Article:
As the U.S. prison at Guantanamo Bay, Cuba, enters its tenth year, a Washington think tank is challenging intelligence estimates suggesting that large numbers of released detainees have taken up arms against the United States.
Director of National Intelligence (DNI) James Clapper claimed in December -- that 13.5 percent of former Guantanamo detainees are "confirmed" to have "returned to the battlefield" and an additional 11.5 percent are suspected of "reengaging" in terrorist or insurgent activities after their release.
Conservatives, along with the corporate media, embraced the government narrative that as many as one in four former detainees had returned to the battlefield, up sharply from the prior year.
However, the DNI did not offer any evidence.
But three scholars with the New America Foundation are out with a new analysis backed up with data. The authors -- Peter Bergen, Katherine Tiedemann, and Andrew Lebovich -- conclude that only six percent of released detainees -" not 13.5 per cent -" are engaged with or are "suspected of having engaged with" insurgents aimed at attacking U.S. interests. Another two percent have engaged or are suspected of having engaged against non-U.S. targets, the NAF analysis said.
A total of almost 800 men have been held at Guanta'namo at one time or another since it opened in January 2002, and around 600 have been released.
Members of an NAF panel Tuesday afternoon also challenged the notion that some detainees "returned" to the battlefield, noting that many were innocent to begin with.
It has long been known that something approaching 95 per cent of GITMO prisoners were not captured by American forces, but were sold to the Americans for bounty.
Panelist Andy Worthington, a British freelance journalist who tracks Guantanamo detainees, said he was concerned at how the recidivism figures were "conjured up out of nowhere" but treated as fact by many mainstream media outlets. "It's bad journalism," he said.
Most reports also lacked context. "You don't have anything like a zero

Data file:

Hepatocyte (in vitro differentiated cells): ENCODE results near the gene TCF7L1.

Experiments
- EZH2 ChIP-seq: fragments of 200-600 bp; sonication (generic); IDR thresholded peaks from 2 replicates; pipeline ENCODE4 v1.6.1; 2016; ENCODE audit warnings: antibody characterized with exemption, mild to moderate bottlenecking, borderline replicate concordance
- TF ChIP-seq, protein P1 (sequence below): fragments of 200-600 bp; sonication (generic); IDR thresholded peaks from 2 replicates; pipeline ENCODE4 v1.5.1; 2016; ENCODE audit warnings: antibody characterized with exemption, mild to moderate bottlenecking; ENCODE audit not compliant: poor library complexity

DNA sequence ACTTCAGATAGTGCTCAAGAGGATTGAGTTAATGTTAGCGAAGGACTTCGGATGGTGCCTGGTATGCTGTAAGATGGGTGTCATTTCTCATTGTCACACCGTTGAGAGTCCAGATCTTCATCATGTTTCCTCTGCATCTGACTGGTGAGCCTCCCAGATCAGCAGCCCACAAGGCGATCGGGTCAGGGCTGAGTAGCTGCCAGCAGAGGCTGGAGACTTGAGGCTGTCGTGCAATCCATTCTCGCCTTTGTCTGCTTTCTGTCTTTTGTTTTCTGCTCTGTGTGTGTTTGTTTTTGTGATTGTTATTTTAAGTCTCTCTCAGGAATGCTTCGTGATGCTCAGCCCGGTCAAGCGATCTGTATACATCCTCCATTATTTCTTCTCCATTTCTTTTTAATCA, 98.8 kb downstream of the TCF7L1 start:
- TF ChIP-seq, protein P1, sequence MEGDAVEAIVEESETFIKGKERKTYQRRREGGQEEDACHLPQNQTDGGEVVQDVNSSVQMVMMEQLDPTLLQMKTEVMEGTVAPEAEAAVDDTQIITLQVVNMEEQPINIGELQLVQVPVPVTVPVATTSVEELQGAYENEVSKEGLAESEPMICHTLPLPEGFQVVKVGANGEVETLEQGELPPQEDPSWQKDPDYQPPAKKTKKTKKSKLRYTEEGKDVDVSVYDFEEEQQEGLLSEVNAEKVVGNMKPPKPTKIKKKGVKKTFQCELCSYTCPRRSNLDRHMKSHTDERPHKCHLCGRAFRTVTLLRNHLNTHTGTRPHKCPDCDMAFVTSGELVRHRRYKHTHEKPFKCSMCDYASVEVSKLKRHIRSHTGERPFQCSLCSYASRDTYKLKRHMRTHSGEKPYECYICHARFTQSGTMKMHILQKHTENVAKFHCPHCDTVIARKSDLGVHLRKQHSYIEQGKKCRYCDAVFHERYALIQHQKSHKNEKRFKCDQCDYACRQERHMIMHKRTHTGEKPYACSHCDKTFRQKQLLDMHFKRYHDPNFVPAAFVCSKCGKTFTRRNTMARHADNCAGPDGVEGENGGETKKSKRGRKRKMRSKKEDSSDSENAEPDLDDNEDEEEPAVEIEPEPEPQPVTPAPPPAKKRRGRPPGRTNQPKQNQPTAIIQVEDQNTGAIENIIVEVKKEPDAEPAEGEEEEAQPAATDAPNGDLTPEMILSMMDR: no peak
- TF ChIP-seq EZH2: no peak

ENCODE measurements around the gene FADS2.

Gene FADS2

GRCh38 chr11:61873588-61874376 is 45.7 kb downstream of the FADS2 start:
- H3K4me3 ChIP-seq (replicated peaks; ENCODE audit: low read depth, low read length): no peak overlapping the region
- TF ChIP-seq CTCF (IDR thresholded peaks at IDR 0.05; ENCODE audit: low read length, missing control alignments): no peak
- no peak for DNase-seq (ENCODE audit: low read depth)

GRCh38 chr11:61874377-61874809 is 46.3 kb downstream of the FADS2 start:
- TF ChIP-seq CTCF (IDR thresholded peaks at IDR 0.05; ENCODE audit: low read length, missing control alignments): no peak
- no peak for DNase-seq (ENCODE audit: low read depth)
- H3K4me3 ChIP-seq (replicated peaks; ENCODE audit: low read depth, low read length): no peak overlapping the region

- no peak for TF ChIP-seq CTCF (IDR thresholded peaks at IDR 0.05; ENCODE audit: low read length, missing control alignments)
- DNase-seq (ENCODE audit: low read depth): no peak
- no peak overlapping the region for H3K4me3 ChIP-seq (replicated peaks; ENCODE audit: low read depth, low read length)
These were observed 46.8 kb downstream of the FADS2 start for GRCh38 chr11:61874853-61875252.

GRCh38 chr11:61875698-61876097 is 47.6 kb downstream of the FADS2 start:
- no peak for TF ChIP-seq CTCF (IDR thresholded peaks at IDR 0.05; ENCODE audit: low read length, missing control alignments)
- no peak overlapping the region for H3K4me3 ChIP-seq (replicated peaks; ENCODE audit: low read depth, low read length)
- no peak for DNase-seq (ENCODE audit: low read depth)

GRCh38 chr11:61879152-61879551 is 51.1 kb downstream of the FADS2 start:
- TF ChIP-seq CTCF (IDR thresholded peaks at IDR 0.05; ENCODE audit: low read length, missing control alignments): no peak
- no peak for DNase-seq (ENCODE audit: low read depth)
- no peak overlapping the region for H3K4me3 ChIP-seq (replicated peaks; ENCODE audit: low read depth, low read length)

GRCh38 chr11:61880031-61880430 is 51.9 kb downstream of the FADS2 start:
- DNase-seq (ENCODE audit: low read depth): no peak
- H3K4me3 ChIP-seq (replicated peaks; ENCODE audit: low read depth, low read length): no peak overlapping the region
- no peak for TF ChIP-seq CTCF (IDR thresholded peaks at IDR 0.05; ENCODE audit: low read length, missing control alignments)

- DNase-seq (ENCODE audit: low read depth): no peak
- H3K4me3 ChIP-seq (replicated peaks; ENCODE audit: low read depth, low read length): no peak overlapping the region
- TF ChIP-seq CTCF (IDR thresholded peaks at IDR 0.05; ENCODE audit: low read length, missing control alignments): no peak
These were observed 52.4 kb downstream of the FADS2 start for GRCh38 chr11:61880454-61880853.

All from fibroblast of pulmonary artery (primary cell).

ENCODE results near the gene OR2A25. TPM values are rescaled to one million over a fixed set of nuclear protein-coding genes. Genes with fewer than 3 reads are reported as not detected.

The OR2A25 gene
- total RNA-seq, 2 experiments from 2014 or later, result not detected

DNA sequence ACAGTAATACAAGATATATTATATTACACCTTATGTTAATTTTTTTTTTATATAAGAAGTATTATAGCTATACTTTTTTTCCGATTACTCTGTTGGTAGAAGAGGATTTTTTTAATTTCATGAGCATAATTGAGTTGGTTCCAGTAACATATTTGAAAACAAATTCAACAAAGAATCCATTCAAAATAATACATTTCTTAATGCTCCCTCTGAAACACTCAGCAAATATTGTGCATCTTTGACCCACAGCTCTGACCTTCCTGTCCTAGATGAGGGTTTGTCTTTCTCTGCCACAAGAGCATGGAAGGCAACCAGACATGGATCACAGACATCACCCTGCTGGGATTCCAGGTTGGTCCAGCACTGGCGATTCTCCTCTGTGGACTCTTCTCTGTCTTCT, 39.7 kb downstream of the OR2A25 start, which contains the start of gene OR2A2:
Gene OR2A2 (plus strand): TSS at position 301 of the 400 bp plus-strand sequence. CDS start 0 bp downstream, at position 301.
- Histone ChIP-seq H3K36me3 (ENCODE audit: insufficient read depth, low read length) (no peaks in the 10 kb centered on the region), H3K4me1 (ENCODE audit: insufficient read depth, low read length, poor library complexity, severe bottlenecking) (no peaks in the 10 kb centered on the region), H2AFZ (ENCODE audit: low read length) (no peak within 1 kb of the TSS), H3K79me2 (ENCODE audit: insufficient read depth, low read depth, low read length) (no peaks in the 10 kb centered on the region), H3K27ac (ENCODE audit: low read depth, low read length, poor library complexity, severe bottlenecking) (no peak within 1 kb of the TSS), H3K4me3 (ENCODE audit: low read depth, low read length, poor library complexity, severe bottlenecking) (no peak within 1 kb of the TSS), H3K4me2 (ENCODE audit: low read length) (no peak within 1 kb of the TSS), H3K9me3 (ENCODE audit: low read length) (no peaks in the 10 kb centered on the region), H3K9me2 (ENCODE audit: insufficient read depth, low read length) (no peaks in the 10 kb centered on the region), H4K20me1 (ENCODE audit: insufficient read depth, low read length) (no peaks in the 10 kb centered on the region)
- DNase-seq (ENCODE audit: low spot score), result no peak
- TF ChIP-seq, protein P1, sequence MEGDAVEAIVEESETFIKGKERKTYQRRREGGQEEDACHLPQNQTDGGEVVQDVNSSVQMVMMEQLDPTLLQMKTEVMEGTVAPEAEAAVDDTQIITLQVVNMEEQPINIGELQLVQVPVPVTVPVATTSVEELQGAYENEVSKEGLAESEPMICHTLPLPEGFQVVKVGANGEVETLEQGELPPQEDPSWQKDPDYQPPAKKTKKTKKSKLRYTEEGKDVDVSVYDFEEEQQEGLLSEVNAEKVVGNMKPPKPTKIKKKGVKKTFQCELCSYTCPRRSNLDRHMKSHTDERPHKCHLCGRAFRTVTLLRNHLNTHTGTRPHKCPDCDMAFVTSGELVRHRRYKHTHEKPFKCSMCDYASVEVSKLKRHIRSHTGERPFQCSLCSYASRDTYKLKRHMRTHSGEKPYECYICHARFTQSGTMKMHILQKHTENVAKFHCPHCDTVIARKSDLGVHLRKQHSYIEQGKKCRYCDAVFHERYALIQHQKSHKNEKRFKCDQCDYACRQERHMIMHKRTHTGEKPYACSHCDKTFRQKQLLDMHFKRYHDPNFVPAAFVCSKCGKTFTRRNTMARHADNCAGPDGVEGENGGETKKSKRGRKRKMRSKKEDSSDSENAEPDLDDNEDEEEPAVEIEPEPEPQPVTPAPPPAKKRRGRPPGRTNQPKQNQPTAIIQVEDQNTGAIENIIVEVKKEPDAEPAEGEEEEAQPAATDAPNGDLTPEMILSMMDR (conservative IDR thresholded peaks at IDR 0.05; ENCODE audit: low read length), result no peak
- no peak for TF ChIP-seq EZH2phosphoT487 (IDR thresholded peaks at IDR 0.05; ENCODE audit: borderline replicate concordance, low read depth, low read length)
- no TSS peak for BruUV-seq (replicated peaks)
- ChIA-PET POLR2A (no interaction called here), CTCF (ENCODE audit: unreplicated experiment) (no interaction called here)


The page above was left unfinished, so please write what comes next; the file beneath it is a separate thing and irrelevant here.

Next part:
recidivism rate in any prison system," he said. The average recidivism rate in U.S. prisons is slightly over 50 per cent within three years of release.
The NAF figures were cited by conservatives to support their arguments against closing Guantanamo. Democrats, afraid of the political repercussions, joined with Republicans to include provisions in the latest defense authorization bill intended to prevent Obama from closing Guantanamo.
Obama last week called those provisions "dangerous and unprecedented."
"Every day that a place like Guantanamo is open is an insult to values that decent American people hold," Worthington said.
The NAF analysis is far from the first to find fault with the government's figures. Earlier, reports from Seton Hall Law School and Syracuse University's Transactional Clearing House (TRAC) charged that the DNI reports were inaccurate, lacking supporting data, and slanted to put the most undesirable face on the issue.
In 2009, Professor Mark Denbeaux of the Seton Hall University law school issued another of the school's reports on recidivism at GITMO, and told this reporter that the U.S. Defense Department was "issuing questionable data on the number of Guantanamo detainees who have been released and then returned to the battlefield."
He said the reason was because the government "is now in a position where they have to find some bad guys--even if they have to invent them by naming people who were never there."